United States District Court, D. Connecticut
N. Chatigny United States District Judge.
Speer, a Chapter 7 debtor, seeks review of an order of the
Bankruptcy Court (Nevins, J.) overruling her objections to
proofs of claim filed by her principal creditor, appellee
Seaport Capital Partners, LLC. For reasons that follow, the
order is affirmed.
order under review, the Bankruptcy Court ruled that Ms. Speer
lacks standing to object to Seaport's claims. Ms. Speer
moved for reconsideration of the order, (Bankr. ECF No. 923),
then filed an appeal before the motion for reconsideration
was decided (Bankr. ECF No. 961). The Bankruptcy Court later
denied the motion for reconsideration in a lengthy ruling.
Order Den. Mot. Recons. (Bankr. ECF No. 1198).
denying reconsideration, the Court adhered to its ruling that
Ms. Speer lacks standing. However, the Court went on to
explain that even if standing should have been granted to Ms.
Speer to object to Seaport's claims, the error was
harmless because the Court would have overruled the
objections in any event without providing an opportunity for
further discovery.As the Court pointed out, Ms. Speer's
objections to Seaport's claims repeat arguments raised in
opposition to the involuntary petition, which were rejected
by the Court (Dabrowski, J.) after discovery and a trial
because Ms. Speer had failed to present a credible legal
theory or evidence that Seaport's claims are invalid. In
denying reconsideration, the Court concluded that Ms.
Speer's objections should be rejected in accordance with
the prior ruling.
the Bankruptcy Court's ruling on reconsideration, the
parties were asked to submit supplemental briefs addressing
the impact of the ruling on this appeal. In her supplemental
brief, Ms. Speer adheres to her position that she has
standing to object to Seaport's claims but she does not
address the Court's ruling that the objections are
unavailing in any event. Seaport contends that the Bankruptcy
Court's ruling on the merits of Ms. Speer's
objections moots the appeal. I conclude that even if the
Court erred in failing to grant standing to Ms. Speer in the
first place, which is by no means clear, any error was
harmless in light of the ruling denying reconsideration.
the Bankruptcy Code, a “party in interest” has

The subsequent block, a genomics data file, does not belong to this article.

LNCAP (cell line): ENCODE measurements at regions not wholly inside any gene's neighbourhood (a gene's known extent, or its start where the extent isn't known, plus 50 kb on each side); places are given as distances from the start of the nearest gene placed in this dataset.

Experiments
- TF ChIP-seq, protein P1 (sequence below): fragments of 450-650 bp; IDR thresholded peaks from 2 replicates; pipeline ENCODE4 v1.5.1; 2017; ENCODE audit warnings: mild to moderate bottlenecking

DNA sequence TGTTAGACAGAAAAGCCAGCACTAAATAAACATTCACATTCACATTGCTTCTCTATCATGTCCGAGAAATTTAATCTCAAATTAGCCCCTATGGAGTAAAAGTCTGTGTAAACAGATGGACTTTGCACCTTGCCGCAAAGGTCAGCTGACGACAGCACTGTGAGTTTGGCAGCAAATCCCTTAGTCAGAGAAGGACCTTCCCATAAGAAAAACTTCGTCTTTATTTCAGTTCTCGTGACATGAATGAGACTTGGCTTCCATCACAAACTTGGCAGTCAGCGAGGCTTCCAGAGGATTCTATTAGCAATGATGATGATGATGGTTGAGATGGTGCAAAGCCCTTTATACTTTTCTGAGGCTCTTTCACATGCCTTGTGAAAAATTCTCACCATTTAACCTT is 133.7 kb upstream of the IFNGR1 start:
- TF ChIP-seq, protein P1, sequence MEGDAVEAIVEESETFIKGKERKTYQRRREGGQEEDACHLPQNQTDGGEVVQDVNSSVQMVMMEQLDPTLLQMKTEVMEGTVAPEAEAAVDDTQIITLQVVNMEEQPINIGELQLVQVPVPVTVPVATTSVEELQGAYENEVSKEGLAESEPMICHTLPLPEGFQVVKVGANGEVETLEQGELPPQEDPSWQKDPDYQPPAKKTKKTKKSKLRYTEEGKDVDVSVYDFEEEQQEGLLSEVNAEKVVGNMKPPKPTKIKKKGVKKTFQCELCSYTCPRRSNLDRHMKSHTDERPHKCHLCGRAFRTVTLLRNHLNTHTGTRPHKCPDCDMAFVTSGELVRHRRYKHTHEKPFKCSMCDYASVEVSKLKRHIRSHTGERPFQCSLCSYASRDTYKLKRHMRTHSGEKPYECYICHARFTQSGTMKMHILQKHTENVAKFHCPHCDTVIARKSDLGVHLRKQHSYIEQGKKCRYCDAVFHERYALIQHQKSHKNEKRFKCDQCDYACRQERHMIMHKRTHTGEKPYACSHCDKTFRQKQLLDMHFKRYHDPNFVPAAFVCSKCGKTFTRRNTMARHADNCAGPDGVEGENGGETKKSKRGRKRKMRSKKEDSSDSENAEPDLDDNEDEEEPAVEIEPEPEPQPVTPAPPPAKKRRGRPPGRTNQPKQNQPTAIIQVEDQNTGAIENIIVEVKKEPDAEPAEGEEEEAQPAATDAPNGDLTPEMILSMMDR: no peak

standing to object to a proof of claim. 11 U.S.C. §
502(a). To have standing, a party must show that its
pecuniary interest will be affected “directly and
adversely.” In re Adams, 424 B.R. 434, 436
(Bankr. N.D.Ill. 2010). A Chapter 7 debtor ordinarily lacks
standing to object to a claim because the debtor has no
pecuniary interest in the matter. See Pascazi v. Fiber
Consultants, Inc., 445 B.R. 124, 127 (S.D.N.Y. 2011)
(“The rule is based on the assumption that . . .
‘the debtor receives a distribution only after all
creditors have been paid in full, and an estate will rarely
have enough assets to do even that.'”) (quoting
In re Ulz, 401 B.R. 321, 328 (Bankr. N.D.Ill.
2009)). However, courts have granted standing to Chapter 7
debtors to object to claims in two circumstances: when there
is a reasonable possibility of a surplus; and when the claim
is or may be nondischargeable. See In re Mandel, 641
Fed.Appx. 400, 404-05 (5th Cir. 2016); McGuirl v.
White, 86 F.3d 1232, 1235 (D.C. Cir. 1996); In re
Chaitan, 517 B.R. 419, 426 (Bankr. E.D.N.Y. 2014);
In re Willard, 240 B.R. 664, 668 (Bankr. D. Conn.
1999). Ms. Speer contends that both circumstances are present
denying the motion for reconsideration, the Bankruptcy Court
found that there would be no surplus in this case even if
Seaport's claims were disallowed. See Order Den.
Mot. Recons. 17-18 (Bankr. ECF No. 1198). In her supplemental
brief, Ms. Speer continues to assert that there might well be
a surplus if Seaport's claims are rejected. However, Ms.
Speer has not shown that the Bankruptcy Court's finding
to the contrary is erroneous. In the absence of such a
showing, the finding cannot be disturbed.
regard to the other potential basis for standing in this
Chapter 7 case - the risk that the debt is nondischargeable -
Seaport has commenced an adversary proceeding seeking to deny
a discharge to Ms. Speer and the proceeding remains pending.
In denying reconsideration, the Bankruptcy Court found that,